Under the Dome

Report hints college loan program is needed

From staff reportsMay 1, 2011 

A new report says North Carolina's community college students are the nation's least likely to have access to federal loan programs.

The report from the Washington-based Project on Student Debt says North Carolina ranks last in the percentage of community college students with access to federal loans. Such loans are widely considered to be the safest and most affordable, because they have fixed interest rates, flexible repayment plans and consumer protections.

In North Carolina, 57 percent of students do not have access to loans because their colleges do not offer them. Some college leaders have argued that they fear students will default on the loans, jeopardizing colleges' other federal funds.

The issue has been back and forth in the General Assembly.

Last year, the legislature required all 58 community colleges to participate in the federal loan program starting in July.

But earlier this year, another bill would have undone that requirement, allowing colleges to continue to opt out of the loan program.

In mid-April, Gov. Bev Perdue vetoed the opt-out bill. So, as it stands now, the colleges will have to offer the loan programs as last year's legislation required.

Deputy AG is moving on

Mary D. Winstead, a state deputy attorney general in the Special Prosecutions Section, is retiring after 30 years of state service. But she won't stop working.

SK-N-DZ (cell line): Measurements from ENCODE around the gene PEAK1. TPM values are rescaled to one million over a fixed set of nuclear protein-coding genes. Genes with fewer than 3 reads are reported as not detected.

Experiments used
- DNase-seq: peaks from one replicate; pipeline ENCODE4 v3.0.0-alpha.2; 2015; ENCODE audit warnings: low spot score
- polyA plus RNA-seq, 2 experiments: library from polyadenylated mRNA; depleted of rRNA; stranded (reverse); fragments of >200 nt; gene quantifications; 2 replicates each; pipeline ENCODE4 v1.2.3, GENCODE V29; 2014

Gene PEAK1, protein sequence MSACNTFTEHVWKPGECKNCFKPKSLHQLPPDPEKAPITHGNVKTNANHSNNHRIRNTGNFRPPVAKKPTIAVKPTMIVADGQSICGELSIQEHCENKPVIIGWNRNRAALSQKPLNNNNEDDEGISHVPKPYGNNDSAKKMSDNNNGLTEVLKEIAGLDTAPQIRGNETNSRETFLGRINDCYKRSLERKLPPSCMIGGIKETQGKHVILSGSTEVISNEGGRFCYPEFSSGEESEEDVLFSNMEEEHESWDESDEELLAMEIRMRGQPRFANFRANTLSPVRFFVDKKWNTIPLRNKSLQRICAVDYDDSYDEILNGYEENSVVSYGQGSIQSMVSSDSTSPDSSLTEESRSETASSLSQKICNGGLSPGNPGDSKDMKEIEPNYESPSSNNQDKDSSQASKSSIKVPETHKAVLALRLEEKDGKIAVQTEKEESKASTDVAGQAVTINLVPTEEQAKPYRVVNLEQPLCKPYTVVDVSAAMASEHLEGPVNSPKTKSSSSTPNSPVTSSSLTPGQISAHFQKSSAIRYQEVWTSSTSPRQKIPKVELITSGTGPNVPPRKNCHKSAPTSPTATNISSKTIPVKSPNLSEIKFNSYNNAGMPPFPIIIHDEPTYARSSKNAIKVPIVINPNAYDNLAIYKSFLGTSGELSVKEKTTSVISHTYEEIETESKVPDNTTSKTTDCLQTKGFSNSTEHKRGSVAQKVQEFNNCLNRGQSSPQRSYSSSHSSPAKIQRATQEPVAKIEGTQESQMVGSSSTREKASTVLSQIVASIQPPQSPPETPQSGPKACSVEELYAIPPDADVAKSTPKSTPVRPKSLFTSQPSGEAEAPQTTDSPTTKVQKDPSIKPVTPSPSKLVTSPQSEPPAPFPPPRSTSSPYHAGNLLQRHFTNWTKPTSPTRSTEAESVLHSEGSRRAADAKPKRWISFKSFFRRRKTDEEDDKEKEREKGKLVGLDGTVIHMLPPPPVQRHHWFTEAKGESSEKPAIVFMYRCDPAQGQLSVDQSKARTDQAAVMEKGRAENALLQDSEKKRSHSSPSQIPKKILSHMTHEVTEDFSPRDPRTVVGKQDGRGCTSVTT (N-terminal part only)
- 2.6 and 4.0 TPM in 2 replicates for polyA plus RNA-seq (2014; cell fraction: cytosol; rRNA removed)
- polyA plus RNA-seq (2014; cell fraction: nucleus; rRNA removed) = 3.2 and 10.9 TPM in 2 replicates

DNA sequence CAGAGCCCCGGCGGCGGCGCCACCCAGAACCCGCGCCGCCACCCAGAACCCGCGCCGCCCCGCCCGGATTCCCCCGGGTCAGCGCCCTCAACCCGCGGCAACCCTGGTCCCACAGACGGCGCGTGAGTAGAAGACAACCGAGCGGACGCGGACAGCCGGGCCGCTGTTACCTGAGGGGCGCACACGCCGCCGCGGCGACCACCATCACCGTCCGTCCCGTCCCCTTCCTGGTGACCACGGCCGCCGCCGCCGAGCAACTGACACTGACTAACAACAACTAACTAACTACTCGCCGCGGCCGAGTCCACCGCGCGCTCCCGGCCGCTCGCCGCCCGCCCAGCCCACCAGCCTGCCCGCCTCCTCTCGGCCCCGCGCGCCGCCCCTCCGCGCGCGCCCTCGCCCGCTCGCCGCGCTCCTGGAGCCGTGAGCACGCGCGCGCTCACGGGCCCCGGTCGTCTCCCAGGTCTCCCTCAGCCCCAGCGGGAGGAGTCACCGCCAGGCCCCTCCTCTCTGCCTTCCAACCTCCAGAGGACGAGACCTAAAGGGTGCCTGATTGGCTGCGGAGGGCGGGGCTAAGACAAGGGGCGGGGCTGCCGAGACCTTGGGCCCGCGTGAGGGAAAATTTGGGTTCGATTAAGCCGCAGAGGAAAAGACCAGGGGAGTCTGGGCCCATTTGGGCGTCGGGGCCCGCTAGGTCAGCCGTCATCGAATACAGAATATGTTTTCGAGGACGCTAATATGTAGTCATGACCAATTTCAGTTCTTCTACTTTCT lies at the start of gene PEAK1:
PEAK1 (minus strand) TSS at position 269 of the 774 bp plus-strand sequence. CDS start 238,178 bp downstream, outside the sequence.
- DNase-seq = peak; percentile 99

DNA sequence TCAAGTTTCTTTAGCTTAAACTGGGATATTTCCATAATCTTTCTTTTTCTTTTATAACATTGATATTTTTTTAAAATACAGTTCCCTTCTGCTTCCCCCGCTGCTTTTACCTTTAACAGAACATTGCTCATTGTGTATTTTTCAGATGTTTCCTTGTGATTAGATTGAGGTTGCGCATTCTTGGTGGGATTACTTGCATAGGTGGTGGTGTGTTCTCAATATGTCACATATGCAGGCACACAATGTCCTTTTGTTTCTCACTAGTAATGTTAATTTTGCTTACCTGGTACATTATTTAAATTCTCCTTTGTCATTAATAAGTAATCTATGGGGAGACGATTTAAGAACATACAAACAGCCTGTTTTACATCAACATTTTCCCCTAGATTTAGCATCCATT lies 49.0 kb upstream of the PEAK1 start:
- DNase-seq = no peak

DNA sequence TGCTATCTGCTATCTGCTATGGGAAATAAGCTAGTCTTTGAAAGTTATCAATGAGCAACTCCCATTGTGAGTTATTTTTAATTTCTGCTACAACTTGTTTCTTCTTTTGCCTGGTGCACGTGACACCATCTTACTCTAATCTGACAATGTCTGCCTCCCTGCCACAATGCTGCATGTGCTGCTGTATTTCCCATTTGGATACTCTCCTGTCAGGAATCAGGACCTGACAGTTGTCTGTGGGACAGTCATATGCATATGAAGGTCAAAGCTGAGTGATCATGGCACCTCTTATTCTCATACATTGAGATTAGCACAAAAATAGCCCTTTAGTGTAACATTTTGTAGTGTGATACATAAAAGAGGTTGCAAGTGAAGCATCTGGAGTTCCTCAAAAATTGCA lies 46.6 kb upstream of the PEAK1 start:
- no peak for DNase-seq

Winstead has taken a job as deputy counsel of the N.C. State Bar, which regulates and disciplines lawyers.

Her best-known case: In 2007, Winstead was assigned by Attorney General Roy Cooper to step into the Duke lacrosse case when Durham District Attorney Mike Nifong stepped aside. Winstead and Jim Coman's review led to the dismissal of charges against three Duke lacrosse players who had been falsely accused of rape.

Hagan on oil prices

U.S. Sen. Kay Hagan was in Raleigh last week to ask the Obama Administration to speed up efforts to crack down on price gouging and illegal speculation on the oil market.

At a news conference at the Farmer's Market, the Democrat from Greensboro said the rising gas prices were hurting businesses and consumers and said she had written a letter to White House Chief of Staff Bill Daley.

"From the restaurant owner facing rising food prices to the local trucking company and farmer who are struggling to keep up with increasing fuel costs, small businesses are feeling the pinch," Hagan wrote. "For North Carolina families and seniors living on a fixed income, as well as our substantial military and veteran communities, this increase hits at a terrible time and threatens to disrupt our continued economic recovery."

Last week, President Barack Obama created an Oil and Gas Price Fraud Working Group to report recommendations before the July 4th holiday. Hagan called on the White House to provide the recommendations before the holiday.

Earlier this year, Hagan introduced a bill to provide grants for research and development of next-generation lithium products. Lithium is used in the rechargeable batteries used in electric vehicles and smart grid technologies.

Beason appeals fine

Former lobbyist Don Beason has appealed Secretary of State Elaine Marshall's imposition of a $30,000 fine against his firm for violations of state lobbying laws.

Marshall had rejected an administrative law judge's ruling that Beason should be fined $6,000 rather than the $100,000 fine originally imposed. On Tuesday, Wake Superior Court Judge Donald Stephens denied Beason's request to dismiss the case, and set a series of deadlines over the summer for briefs to be filed.

By staff writers Jane Stancill, Steve Riley, Rob Christensen and Craig Jarvis

jane.stancill@newsobserver.com or 919-829-4559

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